Written by Diane Helentjaris
“I’m not much for ceremony… We’ll probably have cupcakes,” shares Berk Lee, owner of The Tack Box, Inc. This July marks a major milestone for the equine supply store — the 75th anniversary of its founding by Lee’s father, John B. “Chub” Lee.
Back in 1947, Chub Lee began selling tack out of the back of his Chevy panel truck. He grew up around horses, rode his pony to school, and ran a horse transport service. His mother, Dorothy Lee, was the catalyst to start the shop. “She showed horses, foxhunted, rode sidesaddle, and kept other people’s horses.” Dorothy also trained racehorses. Her stable was located where the Middleburg Community Center now stands.
Laura Furr, Berk Lee, and Rachel Efird. Photo by Joanne Maisano.
Within three years, The Tack Box’s business outgrew Chub Lee’s Chevy truck. He hired a saddler and opened a shop in an old carriage garage on Liberty Street in Middleburg which he shared with Wilson Horse Transportation.
In 1978, Lee began working at her father’s shop. In 1985, The Tack Box moved to its current location at 7 West Federal Street, Chub retired, and Lee assumed leadership. Today, she oversees five employees carrying on her father’s legacy.
“It’s kind of cool because it’s all I know. Horses are all I know. I grew up in it [and have] been deeply immersed all my life…Glad to carry it on because it’s what I know,” Lee shares.
She takes pride in offering the goods and a multitude of services needed for horse care. Horse people can outfit their barn, pick up leather soap, purchase half-inch elastic bands for braiding their horse’s manes, get fitted for custom riding boots, and browse leashes for their dog at The Tack Box. “Horses and dogs go together, they just do. Anyone who has a horse usually has a dog,” Lee explains. She herself has two Corgi rescues to go along with the nine horses she boards.
Lee takes a common sense approach. She would like customers to know that “we are a practical horse store with good, usable stuff. I’m kind of a quality snob…[who would] rather spend $200 on something that lasts 20 years than $100 for something that lasts 10 years.” She also emphasizes that the best piece of equipment is not necessarily the most expensive. “I really believe what is tried and true is more simple. Don’t think you can beat it.” She notes some modern tack might appear more fashionable but that is not a guarantee it is more functional.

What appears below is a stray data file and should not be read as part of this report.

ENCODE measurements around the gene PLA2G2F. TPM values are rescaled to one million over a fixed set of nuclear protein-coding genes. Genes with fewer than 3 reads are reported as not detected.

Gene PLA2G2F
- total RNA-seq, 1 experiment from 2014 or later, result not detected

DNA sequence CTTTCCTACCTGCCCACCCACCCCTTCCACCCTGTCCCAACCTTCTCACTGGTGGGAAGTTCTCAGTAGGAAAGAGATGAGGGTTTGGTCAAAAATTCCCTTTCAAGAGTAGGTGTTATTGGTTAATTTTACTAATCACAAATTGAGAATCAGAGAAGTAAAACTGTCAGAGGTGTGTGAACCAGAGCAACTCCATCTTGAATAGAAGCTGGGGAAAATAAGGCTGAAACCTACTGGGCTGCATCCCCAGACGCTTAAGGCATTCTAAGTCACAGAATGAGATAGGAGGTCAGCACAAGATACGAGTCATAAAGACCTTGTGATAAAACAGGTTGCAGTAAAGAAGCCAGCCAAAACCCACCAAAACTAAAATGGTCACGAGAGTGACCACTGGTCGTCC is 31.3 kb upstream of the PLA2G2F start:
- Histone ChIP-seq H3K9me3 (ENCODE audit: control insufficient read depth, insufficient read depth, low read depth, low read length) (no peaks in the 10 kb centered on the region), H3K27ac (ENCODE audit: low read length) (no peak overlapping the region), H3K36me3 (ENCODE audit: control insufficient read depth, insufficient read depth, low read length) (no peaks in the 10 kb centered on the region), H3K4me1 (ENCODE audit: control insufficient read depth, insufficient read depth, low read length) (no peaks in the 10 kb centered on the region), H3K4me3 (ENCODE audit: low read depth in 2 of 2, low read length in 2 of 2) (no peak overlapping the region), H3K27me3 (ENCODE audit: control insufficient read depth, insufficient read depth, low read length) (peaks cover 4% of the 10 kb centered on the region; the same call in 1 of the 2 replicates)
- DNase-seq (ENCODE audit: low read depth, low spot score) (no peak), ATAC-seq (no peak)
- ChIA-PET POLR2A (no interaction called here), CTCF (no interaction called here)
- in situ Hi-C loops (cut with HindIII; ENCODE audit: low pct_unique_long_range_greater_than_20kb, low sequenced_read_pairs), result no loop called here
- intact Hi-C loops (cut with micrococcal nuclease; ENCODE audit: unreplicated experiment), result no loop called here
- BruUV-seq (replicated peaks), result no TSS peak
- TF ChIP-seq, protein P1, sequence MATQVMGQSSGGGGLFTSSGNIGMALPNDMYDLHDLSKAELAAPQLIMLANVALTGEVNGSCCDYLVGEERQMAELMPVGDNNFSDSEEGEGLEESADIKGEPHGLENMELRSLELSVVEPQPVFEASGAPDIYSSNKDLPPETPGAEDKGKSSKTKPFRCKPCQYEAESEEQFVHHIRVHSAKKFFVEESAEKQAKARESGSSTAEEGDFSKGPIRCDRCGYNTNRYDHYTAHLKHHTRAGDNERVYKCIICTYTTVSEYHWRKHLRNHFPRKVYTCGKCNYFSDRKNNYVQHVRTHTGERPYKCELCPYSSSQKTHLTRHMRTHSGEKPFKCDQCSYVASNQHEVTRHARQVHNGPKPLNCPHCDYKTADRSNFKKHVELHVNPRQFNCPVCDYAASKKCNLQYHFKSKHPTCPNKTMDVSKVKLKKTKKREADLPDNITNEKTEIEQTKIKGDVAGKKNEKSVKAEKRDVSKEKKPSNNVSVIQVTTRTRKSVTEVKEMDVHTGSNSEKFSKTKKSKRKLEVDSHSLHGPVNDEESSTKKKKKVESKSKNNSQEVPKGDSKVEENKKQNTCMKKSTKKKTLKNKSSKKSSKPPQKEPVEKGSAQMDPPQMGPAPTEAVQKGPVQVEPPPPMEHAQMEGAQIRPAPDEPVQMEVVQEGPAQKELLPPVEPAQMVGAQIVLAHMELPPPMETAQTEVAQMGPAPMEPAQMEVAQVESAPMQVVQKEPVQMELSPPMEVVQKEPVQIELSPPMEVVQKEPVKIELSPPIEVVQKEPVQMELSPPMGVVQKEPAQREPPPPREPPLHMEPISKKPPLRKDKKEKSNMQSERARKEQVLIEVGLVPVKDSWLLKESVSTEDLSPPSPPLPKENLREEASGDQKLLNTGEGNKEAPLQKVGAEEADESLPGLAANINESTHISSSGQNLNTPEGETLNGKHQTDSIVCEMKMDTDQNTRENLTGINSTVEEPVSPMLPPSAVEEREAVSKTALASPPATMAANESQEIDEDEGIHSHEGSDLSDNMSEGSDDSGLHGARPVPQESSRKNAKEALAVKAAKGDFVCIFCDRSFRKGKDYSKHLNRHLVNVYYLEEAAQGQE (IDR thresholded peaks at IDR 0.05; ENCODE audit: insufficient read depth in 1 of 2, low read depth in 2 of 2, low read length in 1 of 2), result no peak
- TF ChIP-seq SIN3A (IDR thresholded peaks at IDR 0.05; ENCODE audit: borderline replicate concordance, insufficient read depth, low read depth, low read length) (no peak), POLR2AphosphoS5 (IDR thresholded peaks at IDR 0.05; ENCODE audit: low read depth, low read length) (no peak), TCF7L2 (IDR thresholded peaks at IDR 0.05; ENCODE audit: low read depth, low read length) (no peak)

If The Tack Box doesn’t have what you are looking for, staff will find it for you. After 75 years of customer service, they know the suppliers. Lee’s stepdaughter Laura Furr has worked at The Tack Box for 19 years. She is the “head honcho [who] does all the ordering for the store. She’s the ordering sleuth. If we need it, she finds it,” Lee says.
Lee emphasizes the ability to accommodate customizations in their services — whether fitting boots on a rider or personalizing a fancy sheet for a horse. Lee can often be found attaching personalized metal name plates to leatherwork. The store offers such niche services as vacuum repair and the cleaning and repair of horse blankets. And, The Tack Box’s staff can make recommendations uniquely suited to the needs of horses and riders in the Virginia Piedmont based on the region’s environment and climate.
Left: Ruby, a fixture at the store. Photo by Joanne Maisano. Right: The Tack Box, Inc. interior. Photo by Callie Broaddus.
Many academics theorize about why some businesses survive and others fail. A recent Harvard Business Review article may explain The Tack Box’s success. In a study of companies which have survived a century, researchers observed that these companies were all “radically traditional — with a stable core, but a disruptive edge.”
Few things could be more traditional than selling English leather bridles to foxhunters. Yet, The Tack Box also participates in “disruptive edge” activities. Lee notes the constant quest for new ideas, new supplies, and new ways to do things. Her staff listens carefully to customer requests. Lee believes if one person wants something, someone else might want it too.
The Tack Box is about more than horse care. It’s about traditional services, quality products, and consideration of customers. For 75 years, thousands of horses and riders have experienced the excellence that is synonymous with The Tack Box. As Lee puts it, “I just try to provide a good service and leave it at that.” ML
The Tack Box, 7 West Federal Street, Middleburg, Virginia 20117. Telephone: (540) 687-3231. Website: thetackboxinc.com.
This article first appeared in the July 2022 Issue.